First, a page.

Anorexia: Questions for Self-Exploration

Anorexia Interview Questions (drawing by Cat Saunders)

Drawing by Cat Saunders

“Anorexia is the shadow crying to us to honor all parts of ourselves—
to honor our bodies, our spirits, our animal passions, our dreams,
and our deep connection to Mother Earth.”  
—Cat Saunders

By Cat Saunders

This page contains the original list of questions I used to interview the women whose stories are included in my series called “Anorexia: Four Women Tell All.”

The interview questions are offered here for those who would like to use them to explore their own family dynamics related to anorexia or to eating disorders in general. Helping professionals may also find the questions supportive in their work with clients who are challenged by eating disorders.

You can read the interviews in this series by clicking on the links below:

Anorexia: Four Women Tell All (Meg’s Story)

Anorexia: Four Women Tell All (Leah’s Story)

Anorexia: Four Women Tell All (jill’s Story)

Anorexia: Four Women Tell All (Cat’s Story)


1. Do you consider yourself anorexic now?

2. If anorexia is over for you, when do you think it was over, and how long did it last for you?

3. How would you describe the onset of anorexia?

4. If you feel safe to say, what was your height and weight at the lowest point of anorexia, and what is your so-called normal weight?

5. How did anorexia manifest for you, in terms of behaviors?

6. Do you think you were anorexic before you admitted it?

7. Did others know you were anorexic, and if so, who knew and how did they respond to you?

8. What was it like for you growing up in your family?

9. Did your parents treat boys and girls differently in your family?

10. How did your parents treat you at puberty?

11. Describe your mother, from your understanding now.

12. Describe your father, from your understanding now.

13. What was your parents’ relationship like when you were growing up?

14. Do you know anything about your birth?

15. Did you have any head injuries or accidents before the onset of anorexia?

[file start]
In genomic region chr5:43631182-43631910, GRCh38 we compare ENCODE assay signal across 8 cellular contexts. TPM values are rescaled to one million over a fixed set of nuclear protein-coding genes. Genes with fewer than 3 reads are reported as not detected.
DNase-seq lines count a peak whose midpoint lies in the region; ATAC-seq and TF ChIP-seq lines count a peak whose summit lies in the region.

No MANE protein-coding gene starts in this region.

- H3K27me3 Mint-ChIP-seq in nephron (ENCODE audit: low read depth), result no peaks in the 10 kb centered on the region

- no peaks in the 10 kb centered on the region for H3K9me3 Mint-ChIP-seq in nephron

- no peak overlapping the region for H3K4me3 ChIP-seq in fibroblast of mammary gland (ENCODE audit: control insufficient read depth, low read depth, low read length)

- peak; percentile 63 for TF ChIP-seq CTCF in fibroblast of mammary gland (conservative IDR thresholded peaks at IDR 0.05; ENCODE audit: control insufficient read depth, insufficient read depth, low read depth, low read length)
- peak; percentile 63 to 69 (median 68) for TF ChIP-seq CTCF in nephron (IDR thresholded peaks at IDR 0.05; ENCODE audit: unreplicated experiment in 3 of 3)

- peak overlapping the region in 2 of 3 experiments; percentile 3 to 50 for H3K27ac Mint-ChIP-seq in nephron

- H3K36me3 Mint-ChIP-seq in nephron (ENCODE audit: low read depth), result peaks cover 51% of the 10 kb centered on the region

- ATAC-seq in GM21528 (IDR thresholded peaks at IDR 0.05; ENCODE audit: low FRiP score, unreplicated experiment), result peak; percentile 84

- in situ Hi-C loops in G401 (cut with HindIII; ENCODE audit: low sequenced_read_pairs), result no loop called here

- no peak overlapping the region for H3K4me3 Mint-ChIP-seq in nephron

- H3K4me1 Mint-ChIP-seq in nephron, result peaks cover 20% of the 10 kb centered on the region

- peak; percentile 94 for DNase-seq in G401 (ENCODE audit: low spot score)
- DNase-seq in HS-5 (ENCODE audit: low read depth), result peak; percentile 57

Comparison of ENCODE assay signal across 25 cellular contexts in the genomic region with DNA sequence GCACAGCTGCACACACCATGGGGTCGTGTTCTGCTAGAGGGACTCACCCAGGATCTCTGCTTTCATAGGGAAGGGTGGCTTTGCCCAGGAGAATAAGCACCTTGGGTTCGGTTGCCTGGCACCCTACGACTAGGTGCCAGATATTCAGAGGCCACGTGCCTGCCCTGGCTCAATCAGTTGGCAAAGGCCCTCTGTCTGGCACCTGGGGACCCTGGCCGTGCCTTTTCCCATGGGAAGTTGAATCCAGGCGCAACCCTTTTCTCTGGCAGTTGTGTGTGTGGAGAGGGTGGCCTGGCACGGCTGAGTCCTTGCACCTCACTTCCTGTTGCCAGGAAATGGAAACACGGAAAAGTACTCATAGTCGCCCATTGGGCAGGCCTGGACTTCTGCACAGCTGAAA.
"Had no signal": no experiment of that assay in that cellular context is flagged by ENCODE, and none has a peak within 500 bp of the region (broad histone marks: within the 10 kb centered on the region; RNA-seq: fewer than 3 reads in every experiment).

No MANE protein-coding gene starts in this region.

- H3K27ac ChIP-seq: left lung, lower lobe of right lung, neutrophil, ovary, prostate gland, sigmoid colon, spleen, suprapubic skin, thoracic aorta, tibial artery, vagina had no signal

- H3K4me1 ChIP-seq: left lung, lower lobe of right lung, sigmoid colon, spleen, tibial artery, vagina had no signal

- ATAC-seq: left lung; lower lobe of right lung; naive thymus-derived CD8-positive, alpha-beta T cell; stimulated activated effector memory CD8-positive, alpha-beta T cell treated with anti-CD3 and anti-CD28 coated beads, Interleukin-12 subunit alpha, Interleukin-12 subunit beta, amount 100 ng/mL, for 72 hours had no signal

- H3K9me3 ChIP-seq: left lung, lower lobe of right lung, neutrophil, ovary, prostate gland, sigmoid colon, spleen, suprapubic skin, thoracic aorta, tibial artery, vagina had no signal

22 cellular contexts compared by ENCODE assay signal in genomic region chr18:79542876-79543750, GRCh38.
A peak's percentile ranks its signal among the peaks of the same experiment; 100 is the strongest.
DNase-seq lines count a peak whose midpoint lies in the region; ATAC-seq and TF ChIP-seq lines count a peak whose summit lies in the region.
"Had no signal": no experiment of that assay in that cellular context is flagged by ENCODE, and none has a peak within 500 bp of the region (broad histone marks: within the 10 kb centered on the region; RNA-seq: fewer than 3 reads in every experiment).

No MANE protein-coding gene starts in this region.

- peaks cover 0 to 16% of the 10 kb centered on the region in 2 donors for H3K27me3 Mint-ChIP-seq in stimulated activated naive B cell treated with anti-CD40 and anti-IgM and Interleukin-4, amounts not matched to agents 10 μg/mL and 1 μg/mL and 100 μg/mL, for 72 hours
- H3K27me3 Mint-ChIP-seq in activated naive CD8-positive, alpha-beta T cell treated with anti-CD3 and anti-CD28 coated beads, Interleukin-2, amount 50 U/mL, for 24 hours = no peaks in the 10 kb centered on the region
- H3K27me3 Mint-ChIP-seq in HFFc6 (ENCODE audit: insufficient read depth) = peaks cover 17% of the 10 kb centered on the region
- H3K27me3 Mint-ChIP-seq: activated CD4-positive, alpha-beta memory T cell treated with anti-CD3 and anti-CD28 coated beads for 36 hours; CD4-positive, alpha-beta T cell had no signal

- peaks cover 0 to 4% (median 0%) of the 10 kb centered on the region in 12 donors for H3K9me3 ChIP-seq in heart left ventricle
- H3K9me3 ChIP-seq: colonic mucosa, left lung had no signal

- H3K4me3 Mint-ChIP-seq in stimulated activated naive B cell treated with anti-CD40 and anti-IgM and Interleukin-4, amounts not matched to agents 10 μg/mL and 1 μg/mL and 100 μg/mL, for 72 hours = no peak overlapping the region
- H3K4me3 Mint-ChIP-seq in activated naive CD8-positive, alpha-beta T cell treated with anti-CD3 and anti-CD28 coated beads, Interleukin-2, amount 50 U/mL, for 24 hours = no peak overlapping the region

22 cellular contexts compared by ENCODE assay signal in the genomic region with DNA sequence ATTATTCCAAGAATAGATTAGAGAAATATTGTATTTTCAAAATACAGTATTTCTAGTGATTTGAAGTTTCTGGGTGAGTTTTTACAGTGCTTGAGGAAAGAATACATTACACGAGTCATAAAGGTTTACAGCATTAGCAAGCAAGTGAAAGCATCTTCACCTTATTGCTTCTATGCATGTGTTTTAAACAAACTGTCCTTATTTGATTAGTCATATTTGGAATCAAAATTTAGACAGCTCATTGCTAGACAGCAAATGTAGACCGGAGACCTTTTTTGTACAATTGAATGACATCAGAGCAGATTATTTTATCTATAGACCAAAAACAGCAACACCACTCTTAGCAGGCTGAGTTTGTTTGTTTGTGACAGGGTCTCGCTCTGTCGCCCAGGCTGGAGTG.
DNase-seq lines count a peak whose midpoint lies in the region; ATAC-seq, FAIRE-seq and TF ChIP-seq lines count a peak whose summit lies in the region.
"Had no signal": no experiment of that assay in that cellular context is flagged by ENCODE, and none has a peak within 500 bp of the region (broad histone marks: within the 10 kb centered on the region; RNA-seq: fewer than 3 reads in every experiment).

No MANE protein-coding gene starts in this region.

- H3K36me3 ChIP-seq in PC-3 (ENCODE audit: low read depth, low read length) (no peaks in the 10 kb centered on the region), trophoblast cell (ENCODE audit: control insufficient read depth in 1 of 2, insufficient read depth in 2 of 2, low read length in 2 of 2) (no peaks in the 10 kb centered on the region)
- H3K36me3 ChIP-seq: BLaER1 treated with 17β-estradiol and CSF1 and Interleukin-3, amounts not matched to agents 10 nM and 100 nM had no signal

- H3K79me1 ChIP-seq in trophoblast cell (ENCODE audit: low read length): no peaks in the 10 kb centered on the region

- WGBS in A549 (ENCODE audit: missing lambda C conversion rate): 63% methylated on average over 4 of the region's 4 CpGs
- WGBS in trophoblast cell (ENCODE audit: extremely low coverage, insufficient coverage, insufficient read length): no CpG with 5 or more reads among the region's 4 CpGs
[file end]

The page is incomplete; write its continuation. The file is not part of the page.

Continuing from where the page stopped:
16. Have you ever been suicidal?

17. Have you ever tried suicide?

18. Were you emotionally neglected or abused? If so, how?

19. Were you physically neglected or abused? If so, how?

20. What was your parents’ response to your having neds?

21. Was there any emphasis on appearances—either in terms of how you looked, or how the family looked?

22. What were your family’s rules about conflict?

23. Were you shamed or criticized? If so, how?

24. Were you controlled in any way? If so, how?

25. What was your family’s relationship to feelings?

26. What kind of communication happened in your family?

27. What was your family’s relationship to food, eating, and mealtimes?

28. What were your parents’ expectations for you when you grew up?

29. Were you sexually abused, either covertly or overtly?

30. If you were sexually abused, does anyone in your family know? If people in your family know, what was their response?

31. What were your family’s main rules, in one-sentence cliché form?

32. What was the role of affection in your family?

33. What did your parents teach you about anger, by their example?

34. What did your parents teach you about tears?

35. What did your parents teach you about fear?

36. What did your parents teach you about joy?

37. In your family, or in your childhood, what people or things positively contributed to your sense of self?

38. What do you think were the roots of your anorexia?

39. What do you think anorexia is about spiritually?

40. What kind of healing work have you done in regard to anorexia? What has been helpful and what hasn’t been helpful?

41. What is your relationship with your body now?

42. Do you think food will ever be a non-charged issue for you?

43. What have you learned by taking the anorexic path?

44. What do you think is the role of the culture in anorexia?

45. What do you think is the most important thing an anorexic needs to heal?

46. What do you think is the gift for the world from the presence of anorexia?


The image at the beginning of this interview is one of 1300 daily drawings completed by Cat between 1983 and 1987, from which a deck of 64 images was created called Shadow and Light: Images of Change and Transformation for Women in Recovery.”



Cat Saunders, Ph.D., is a counselor in private practice in Seattle, Washington. She is also the author of Dr. Cat’s Helping Handbook: A Compassionate Guide for Being Human (available through Amazon). Contact Cat by emailing her or by calling 206-329-0125 (24-hour voicemail).